Book Review: Every Seventh Wave

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“To live on the edge of things, he thought. To meeting of two worlds, a liminal frontier, from known to unknown”

Every Seventh Wave, by Tom Vowler, tells the story of Hallam, a middle-aged man recently released from prison. He is living in the crumbling remains of his old family home on a sea-facing cliff in the far south-west of England. The tale opens with him watching a woman enter the water at dusk and disappear below the surface. He rushes to her aid, thereby setting off a series of events that will change the trajectory of his reclusive existence.

The woman, Anca, is a teenager from Romania. She claims to have no family or friends for Hallam to contact and appears in no hurry to leave the shelter he reluctantly offers her. Hallam’s life has been shadowed by loss, everyone he ever cared for leaving him. As the days pass he finds it hard not to daydream of a future that includes Anca as his willing companion.

Hallam’s backstory is revealed slowly, in snippets and then detail. His family moved to the house on the cliff when he was an adolescent, running it as a guest house. Hallam and his older brother, Blue, struggled to fit in with the local teenagers. Blue was always seeking adventure, unafraid to take risks and encouraging Hallam to follow him. Their parents’ marriage was not a happy one and the boys sought escape from the atmosphere this generated.

Another thread in the story is the horror of human trafficking. The reader will learn of the trade in people and how victims are coerced and kept compliant. The gangs running such operations understand how to remain beyond the powers of law enforcement. Amongst themselves disputes are resolved with pitiless violence.

The starkness and venerable power of the setting are evoked with skill and depth. Complexities of character are recognised, with the reader trusted to see beyond what is narrated. The writing is spare yet lyrical despite the harrowing subjects dealt with. The tension built into the denouement had me gasping for air.

It was this that made me appreciate more deeply the scenes where Anca faces the prospect of drowning. Each of the characters is, in a way, caught in the riptide of the life they have ended up with. The author is uncompromising in his portrayal of the consequences of choices made; the waves keep coming whatever breakers are built.

A disturbing yet satisfying tale that both appals with its harsh truths and engages the reader. An impressive and affecting story that I recommend.

My copy of this book was provided gratis by the publisher, Salt.

Book Review: Dazzling the Gods

Dazzling the Gods, by Tom Vowler, is a collection of sixteen short stories. These are followed by Acknowledgements that offer a tantalising glimpse of plotlines that cry out to be expanded, which the author suggests is exactly where some of his tales have come from. He writes in rich, evocative prose and is not averse to commenting on his fellow writers and their craft. His observations on this, and the other themes he explores, are incisive.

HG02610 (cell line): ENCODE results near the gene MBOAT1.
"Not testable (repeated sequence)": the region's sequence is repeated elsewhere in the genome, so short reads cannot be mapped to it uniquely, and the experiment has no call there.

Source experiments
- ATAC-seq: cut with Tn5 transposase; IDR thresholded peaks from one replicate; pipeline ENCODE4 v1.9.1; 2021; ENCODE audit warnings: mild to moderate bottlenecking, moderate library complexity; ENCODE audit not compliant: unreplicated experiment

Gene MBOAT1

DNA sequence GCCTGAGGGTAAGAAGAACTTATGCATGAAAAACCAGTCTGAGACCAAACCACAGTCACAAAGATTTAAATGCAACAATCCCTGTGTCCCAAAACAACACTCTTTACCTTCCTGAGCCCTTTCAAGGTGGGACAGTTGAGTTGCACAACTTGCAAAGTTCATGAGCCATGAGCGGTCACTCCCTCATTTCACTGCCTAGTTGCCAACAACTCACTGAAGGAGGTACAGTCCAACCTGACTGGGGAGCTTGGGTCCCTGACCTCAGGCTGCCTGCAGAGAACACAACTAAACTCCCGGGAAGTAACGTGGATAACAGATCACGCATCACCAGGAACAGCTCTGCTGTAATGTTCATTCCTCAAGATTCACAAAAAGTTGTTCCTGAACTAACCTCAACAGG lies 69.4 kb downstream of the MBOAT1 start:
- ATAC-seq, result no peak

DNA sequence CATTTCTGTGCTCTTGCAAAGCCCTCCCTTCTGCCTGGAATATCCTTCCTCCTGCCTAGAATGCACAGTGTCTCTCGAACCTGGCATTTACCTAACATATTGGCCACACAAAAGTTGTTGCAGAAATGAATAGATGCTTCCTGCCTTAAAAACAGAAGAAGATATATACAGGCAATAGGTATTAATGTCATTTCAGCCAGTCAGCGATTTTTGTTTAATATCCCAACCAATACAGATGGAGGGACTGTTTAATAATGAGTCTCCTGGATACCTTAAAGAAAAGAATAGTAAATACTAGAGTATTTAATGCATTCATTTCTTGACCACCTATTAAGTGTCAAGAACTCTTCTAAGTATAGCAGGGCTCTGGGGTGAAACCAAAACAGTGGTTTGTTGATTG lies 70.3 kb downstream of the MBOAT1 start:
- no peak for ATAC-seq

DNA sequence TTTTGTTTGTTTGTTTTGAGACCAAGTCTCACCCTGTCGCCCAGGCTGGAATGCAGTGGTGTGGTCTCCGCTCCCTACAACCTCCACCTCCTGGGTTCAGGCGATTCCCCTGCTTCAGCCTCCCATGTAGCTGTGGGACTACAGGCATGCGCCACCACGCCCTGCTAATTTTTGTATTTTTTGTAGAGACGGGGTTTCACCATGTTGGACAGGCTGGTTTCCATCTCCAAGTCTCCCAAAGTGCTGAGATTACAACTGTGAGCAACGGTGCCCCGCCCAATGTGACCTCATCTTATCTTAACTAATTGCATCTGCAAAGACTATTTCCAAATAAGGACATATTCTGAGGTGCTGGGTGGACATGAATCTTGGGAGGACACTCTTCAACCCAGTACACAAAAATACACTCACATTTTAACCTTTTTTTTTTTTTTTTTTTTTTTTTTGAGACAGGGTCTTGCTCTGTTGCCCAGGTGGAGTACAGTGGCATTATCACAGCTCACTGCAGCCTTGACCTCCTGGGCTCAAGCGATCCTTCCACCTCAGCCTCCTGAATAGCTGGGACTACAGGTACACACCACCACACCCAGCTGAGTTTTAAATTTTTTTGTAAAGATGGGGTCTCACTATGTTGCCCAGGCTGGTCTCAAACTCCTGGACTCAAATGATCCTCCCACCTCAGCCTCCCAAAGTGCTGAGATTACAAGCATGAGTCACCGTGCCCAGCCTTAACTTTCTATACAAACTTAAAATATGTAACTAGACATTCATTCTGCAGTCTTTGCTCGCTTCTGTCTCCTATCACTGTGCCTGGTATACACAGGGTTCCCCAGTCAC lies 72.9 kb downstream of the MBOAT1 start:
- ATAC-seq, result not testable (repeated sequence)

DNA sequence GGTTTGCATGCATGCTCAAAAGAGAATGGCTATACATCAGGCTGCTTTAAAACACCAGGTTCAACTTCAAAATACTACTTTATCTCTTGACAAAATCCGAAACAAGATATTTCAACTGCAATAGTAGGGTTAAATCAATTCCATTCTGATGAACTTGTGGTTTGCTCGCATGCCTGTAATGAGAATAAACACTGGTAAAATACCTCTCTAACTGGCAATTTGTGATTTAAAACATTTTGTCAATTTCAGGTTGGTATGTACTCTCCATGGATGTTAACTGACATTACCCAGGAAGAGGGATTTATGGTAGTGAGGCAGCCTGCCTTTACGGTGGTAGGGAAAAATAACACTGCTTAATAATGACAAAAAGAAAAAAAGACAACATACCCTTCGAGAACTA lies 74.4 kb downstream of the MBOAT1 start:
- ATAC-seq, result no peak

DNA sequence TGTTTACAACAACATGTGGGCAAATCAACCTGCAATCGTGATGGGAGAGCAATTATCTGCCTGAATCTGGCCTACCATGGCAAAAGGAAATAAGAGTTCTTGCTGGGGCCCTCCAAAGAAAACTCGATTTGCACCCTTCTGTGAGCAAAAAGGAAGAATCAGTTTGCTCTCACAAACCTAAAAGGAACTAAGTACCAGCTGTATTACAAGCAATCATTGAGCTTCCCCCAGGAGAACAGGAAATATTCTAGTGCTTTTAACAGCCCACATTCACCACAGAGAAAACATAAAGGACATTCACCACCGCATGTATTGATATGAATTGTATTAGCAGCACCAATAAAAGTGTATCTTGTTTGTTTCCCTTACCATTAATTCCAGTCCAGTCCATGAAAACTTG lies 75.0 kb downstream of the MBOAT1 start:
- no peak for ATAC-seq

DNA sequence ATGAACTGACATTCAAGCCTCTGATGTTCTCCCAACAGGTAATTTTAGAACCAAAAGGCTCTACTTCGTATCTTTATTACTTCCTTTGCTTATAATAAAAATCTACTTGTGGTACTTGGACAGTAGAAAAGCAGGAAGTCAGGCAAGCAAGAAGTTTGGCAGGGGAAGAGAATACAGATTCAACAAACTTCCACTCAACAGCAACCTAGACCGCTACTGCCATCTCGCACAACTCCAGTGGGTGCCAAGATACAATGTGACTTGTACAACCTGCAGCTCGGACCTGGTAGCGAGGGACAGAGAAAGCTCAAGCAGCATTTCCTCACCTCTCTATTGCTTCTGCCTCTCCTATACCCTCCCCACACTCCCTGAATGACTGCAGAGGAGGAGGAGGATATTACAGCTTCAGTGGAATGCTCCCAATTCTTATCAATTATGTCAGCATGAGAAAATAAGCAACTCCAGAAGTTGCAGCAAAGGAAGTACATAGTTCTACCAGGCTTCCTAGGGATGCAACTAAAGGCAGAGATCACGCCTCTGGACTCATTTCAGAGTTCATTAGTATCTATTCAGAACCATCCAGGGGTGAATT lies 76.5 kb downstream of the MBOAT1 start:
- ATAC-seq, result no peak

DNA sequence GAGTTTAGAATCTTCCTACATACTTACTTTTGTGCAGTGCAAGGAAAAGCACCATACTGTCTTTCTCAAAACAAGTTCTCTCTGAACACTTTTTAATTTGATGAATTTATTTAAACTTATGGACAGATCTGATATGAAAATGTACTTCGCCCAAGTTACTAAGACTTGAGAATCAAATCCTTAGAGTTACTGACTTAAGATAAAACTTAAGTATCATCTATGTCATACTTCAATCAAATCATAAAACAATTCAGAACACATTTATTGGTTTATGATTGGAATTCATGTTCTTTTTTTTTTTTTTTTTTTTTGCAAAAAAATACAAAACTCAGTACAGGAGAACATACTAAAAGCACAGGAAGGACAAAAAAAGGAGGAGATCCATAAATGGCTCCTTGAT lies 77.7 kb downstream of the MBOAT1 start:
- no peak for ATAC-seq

In Lucca: Last Days of a Marriage, where the protagonist, who is an editor, contemplates the book he has been tasked with completing following the death of its author, he writes:

“What struck him most when he first read Pollex was that he could write, really write; so many books he edited were conceptually and structurally and tonally strong, would sell in significant number, but which neglected the music of a sentence, its ability to be affective rather than merely expository. Abstract instead of just literal. Pollex, he felt, troubled his sentences into existence, cared for them as one might a prized possession, or one’s child. He was a stylist who, until Lucca at any rate, knew when to get out of a sentence, knew when lyricism became onanism.”

Many of the stories are searing, their subjects’ suffering a backdrop that requires no further exposition. The reader is trusted to understand, perhaps to empathise. The plots play out how life goes on.

An Arrangement portrays a marriage where a husband’s illness has rendered him largely bedridden. They have agreed that the wife may occasionally seek solace elsewhere, the husband understanding her sacrifice and trying to be generous. Their pain is palpable as each tries to tamp down selfish needs. The suffering caused by chronic, debilitating illness has many aspects affecting all involved.

 Fly, Icarus, Fly opens with two young brothers who are with friends planning to steal birds’ eggs from nests, the casual cruelty to living creatures and boyish jostling for acceptance within a group all too real. When an accident puts paid to the afternoon’s wicked entertainment there remains the question of the cruelties inflicted on people, why the life of one creature is held sacrosanct when others are so thoughtlessly, or sometimes compassionately, terminated.